In summary proceedings against the Dutch State, privacy organization Privacy First is challenging the UBO register introduced last year. Everyone can find out who the ‘ultimate stakeholders’ of a company or other type of organization are. This concerns, for example, shareholders of a private company with an interest of more than 25 percent, but also directors of foundations or ecclesiastical organizations are included. Privacy First wants the register to be inoperative.
The register is intended to combat financial and economic crime such as money laundering, tax evasion, fraud and terrorist financing. But because the register can be viewed by everyone for a fee of 2.50 euros at a time, there have been concerns about privacy from the first plans. The register contains at least the name, month of birth, year and nationality of UBOs (Ultimate Artificial Owners).
“The privacy violation resulting from the UBO register and the public accessibility of sensitive data is disproportionate,” said Privacy First. All more than 1.5 million legal entities registered in the Trade Register must disclose information about their UBOs. They often have several ‘ultimate stakeholders’.
“My estimate is that between 1 and 2 million people are registered as UBOs,” says Otto Volgant, Privacy First’s lawyer. “There are a lot of people who find it very annoying.” They find it threatening if their personal and financial data are public to everyone.
According to Volgant, this includes shareholders of family businesses and directors of denominations. “They say: I am a director of a church or synagogue, but that does not necessarily have to be registered.”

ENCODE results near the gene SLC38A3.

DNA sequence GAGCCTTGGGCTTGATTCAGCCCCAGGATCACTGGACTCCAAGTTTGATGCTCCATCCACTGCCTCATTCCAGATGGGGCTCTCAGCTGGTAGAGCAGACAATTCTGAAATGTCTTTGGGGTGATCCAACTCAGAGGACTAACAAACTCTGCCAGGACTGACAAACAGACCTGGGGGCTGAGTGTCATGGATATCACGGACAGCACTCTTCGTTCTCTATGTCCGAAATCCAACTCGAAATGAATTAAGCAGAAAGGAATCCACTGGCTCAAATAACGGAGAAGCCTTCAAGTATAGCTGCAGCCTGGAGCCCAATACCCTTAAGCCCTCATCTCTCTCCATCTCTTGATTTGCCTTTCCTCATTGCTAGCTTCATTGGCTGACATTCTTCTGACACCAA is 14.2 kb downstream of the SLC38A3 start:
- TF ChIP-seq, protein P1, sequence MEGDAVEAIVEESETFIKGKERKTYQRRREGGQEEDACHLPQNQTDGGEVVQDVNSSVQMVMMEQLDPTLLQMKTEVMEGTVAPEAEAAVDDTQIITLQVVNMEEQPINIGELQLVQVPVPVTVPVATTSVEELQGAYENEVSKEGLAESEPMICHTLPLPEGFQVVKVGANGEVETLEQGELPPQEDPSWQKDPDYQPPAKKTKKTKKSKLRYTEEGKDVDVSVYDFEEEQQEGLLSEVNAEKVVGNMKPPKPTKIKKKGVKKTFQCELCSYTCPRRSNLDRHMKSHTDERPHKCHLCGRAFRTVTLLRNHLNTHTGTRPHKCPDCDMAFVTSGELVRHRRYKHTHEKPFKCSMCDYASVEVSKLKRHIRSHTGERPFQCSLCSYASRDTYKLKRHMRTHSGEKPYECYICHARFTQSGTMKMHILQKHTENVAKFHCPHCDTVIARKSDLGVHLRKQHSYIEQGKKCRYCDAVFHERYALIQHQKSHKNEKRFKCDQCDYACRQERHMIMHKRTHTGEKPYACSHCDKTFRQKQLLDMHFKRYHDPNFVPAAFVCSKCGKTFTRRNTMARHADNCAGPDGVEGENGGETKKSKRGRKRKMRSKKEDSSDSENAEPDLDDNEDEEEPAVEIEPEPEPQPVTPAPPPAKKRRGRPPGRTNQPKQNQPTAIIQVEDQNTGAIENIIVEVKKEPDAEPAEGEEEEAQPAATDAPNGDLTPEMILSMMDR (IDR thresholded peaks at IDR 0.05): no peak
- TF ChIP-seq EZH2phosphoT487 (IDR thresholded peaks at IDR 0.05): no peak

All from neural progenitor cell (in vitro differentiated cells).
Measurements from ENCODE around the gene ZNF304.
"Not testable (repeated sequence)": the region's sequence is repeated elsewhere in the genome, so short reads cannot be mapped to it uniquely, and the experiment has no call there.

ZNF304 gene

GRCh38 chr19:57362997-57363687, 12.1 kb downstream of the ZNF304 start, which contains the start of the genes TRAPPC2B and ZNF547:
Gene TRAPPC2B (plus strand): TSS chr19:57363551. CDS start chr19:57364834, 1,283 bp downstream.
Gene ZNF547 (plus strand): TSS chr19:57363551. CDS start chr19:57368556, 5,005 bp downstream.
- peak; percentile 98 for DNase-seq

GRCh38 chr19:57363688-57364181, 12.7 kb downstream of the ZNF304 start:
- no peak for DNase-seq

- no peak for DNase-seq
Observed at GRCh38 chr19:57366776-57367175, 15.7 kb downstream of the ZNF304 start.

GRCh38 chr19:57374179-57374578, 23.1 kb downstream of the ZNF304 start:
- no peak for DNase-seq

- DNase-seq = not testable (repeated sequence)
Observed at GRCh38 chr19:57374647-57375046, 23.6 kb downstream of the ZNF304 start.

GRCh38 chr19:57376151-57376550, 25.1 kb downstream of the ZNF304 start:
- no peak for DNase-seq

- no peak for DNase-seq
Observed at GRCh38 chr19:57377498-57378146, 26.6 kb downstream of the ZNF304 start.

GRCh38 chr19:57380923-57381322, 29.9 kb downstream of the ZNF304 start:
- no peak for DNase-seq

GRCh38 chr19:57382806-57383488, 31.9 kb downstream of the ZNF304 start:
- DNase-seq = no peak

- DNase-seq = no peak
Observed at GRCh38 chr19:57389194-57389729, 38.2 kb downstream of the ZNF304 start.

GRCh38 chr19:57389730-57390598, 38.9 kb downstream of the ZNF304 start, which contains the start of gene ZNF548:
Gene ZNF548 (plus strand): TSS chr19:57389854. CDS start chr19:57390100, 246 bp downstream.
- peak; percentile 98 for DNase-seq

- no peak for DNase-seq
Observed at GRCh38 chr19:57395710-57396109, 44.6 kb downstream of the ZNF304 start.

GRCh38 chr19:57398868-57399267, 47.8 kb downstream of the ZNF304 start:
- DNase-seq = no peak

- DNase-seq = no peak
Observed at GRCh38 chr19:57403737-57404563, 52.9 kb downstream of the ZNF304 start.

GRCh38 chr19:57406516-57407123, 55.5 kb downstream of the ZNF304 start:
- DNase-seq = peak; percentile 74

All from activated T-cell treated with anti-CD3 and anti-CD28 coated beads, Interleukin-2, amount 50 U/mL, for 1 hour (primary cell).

Legal forms that are newly registered with the Chamber of Commerce must provide this information since September 2020. For existing private limited companies, foundations and other organizations, March 27, 2022 is the deadline.
According to the privacy organization, it is in any case not necessary that the register can be viewed by everyone. But the European Commission does require that. The UBO register is the result of a European anti-money laundering directive, which obliges member states to register and disclose personal data of ‘interested parties’.
Privacy First therefore takes into account that the Dutch court will first ask a European court to assess the legislation. In that case, it is highly questionable whether there is a definitive answer before the deadline of March 27, 2022.
Privacy First has been successful in previous cases. For example, in the lawsuit against the Telecommunications Retention Act and in the case against the System Risk Indication (SyRI), the privacy organization was one of the initiators.